Vizor said Paul’s reaction showed that he was saddened by the style of Kate’s clothing, but was not meant to be seen as threatening. They believed his behaviour was not driven by Kate’s gender or appearance, and that her clothing had instead been a catalyst linked to wider problems they faced as a couple, beyond the narrative of the individual ad. They said Paul’s behaviour was meant to be seen as being unreasonable, and that the narrative of the ad had intended to expose controversial stereotypes as a form of social commentary. They also said that the speech bubbles which appeared above his head only implied speech, and that there was no literal wording associated with his behaviour. They believed that meant that Paul’s comments were ambiguous. Viewers could not assume that he was holding Kate responsible for the upkeep and cleanliness of the home. Because they believed that Paul’s comments were ambiguous, Vizor also thought that they could not have reinforced a gender stereotype.

Vizor said they were committed to working with the ASA to ensure their ads were compliant with the CAP Code.



The CAP Code stated that ads must be prepared with a sense of responsibility to consumers and to society, must not cause serious or widespread offence and must not include gender stereotypes that were likely to cause harm. CAP guidance said that ads may feature people undertaking gender-stereotypical roles, but they should take care to avoid suggesting that stereotypical roles or characteristics were always uniquely associated with one gender. Gender stereotypical roles included occupations or positions usually associated with a specific gender; for example, women carrying out domestic chores.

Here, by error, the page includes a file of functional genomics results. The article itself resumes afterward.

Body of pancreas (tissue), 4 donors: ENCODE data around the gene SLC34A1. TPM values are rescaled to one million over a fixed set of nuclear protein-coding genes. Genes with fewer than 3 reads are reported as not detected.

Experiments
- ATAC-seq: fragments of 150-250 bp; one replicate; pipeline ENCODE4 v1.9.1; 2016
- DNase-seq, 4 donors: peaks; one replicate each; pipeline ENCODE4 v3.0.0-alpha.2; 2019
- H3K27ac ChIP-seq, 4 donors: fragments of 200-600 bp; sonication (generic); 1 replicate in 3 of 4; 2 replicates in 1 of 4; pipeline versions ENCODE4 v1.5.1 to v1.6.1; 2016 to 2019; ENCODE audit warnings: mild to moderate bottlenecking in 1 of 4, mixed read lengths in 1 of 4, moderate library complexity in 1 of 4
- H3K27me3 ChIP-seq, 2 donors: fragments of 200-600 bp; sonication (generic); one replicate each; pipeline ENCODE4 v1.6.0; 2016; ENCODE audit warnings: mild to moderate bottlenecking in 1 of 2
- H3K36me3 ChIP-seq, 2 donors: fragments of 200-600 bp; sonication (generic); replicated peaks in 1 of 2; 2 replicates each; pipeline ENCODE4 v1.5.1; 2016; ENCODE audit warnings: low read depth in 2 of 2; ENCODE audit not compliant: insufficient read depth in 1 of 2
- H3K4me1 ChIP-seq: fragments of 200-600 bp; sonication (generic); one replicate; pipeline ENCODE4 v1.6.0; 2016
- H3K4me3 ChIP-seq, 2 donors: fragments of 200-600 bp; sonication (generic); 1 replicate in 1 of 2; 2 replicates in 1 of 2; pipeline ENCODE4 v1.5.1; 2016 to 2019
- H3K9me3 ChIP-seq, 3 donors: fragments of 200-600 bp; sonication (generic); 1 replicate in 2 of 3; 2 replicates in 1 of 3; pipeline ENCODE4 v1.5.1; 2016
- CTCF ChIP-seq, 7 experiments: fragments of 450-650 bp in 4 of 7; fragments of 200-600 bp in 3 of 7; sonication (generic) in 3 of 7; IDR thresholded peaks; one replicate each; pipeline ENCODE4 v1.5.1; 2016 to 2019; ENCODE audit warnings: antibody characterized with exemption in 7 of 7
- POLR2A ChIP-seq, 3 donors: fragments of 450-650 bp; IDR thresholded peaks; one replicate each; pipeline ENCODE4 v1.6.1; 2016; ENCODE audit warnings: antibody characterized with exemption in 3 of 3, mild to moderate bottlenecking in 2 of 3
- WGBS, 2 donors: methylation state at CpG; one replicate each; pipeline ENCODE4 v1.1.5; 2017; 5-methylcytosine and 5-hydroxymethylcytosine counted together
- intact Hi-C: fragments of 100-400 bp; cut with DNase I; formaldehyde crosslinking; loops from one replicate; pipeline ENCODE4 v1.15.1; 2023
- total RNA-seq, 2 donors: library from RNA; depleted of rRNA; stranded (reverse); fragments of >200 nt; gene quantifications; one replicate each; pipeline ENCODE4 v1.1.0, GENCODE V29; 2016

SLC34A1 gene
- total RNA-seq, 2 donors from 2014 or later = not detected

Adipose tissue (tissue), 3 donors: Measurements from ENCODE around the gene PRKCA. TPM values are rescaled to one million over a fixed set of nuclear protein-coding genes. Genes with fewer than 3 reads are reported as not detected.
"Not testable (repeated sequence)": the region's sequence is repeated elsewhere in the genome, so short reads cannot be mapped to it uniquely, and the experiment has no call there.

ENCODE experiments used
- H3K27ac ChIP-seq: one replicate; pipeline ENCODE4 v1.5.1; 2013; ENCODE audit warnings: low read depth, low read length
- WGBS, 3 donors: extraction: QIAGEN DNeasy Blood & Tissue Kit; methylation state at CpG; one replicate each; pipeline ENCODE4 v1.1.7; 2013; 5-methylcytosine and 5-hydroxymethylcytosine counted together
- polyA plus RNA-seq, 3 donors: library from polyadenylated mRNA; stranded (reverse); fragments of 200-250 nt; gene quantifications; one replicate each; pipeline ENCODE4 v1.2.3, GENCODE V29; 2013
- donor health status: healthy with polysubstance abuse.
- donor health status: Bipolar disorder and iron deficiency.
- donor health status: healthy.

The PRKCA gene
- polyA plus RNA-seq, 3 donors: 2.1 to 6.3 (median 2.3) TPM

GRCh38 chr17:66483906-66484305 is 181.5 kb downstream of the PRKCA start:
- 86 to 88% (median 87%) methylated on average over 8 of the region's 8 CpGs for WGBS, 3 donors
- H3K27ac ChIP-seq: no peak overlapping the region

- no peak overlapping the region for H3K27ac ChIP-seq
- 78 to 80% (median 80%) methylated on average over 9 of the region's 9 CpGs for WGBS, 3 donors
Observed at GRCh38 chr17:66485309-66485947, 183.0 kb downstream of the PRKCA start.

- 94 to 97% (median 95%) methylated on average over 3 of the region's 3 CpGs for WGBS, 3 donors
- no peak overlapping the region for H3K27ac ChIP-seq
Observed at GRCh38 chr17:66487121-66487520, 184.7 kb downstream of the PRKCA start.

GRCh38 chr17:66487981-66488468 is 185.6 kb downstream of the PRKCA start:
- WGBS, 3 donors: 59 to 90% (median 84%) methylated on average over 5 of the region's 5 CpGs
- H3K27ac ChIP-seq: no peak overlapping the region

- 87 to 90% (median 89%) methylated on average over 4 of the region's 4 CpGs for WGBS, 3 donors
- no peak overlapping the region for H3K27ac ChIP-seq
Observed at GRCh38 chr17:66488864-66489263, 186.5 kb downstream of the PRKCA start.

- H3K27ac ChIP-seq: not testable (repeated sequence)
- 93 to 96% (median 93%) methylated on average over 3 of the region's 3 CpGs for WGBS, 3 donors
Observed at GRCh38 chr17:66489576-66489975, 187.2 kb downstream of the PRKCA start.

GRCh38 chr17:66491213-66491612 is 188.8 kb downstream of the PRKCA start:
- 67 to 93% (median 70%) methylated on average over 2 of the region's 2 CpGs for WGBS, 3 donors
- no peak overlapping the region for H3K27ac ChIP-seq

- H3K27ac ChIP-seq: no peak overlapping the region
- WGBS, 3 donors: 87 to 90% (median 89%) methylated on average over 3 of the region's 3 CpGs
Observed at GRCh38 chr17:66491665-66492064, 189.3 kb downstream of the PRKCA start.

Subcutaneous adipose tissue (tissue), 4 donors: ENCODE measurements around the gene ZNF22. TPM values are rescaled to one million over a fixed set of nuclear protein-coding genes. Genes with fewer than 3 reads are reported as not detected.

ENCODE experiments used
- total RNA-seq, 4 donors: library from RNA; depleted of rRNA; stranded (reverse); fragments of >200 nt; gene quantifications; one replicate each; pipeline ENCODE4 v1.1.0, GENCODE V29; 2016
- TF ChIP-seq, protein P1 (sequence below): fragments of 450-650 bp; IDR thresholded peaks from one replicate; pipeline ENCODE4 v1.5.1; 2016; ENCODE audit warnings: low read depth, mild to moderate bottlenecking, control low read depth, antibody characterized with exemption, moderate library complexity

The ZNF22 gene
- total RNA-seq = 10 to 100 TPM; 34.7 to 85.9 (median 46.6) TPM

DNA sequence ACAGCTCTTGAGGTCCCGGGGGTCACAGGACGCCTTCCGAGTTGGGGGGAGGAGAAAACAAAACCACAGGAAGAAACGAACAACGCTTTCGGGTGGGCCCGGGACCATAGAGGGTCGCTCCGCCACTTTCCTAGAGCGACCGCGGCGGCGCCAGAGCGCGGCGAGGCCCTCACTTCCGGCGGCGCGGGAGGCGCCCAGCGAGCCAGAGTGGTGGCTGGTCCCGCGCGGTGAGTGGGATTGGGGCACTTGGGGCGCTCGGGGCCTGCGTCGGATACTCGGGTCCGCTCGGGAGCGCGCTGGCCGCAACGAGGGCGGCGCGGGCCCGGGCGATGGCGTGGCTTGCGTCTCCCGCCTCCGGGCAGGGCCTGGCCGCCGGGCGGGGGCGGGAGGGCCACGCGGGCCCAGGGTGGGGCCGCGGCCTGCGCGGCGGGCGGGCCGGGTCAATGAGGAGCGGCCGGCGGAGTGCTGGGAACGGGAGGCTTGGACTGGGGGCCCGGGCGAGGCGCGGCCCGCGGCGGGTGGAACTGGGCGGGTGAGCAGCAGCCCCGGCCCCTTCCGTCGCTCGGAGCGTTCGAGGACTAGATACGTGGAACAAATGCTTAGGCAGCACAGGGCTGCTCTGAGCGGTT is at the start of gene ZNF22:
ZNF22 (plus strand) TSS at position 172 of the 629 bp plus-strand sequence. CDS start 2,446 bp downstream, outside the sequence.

The ad depicted a female character, dressed in figure-hugging clothes which accentuated her hourglass figure, being watched by a male character who reacted in a sexualised and excited manner as she passed his house. The male character was then shown looking at his partner, another female character. He behaved in an aggressive and unpleasant manner, shouting and swearing at her, and berating her for her appearance and the uncleanliness of their house. That second female character was shown as being upset by the male character’s actions, as well as seeming to unfavourably compare her own appearance to that of the first woman.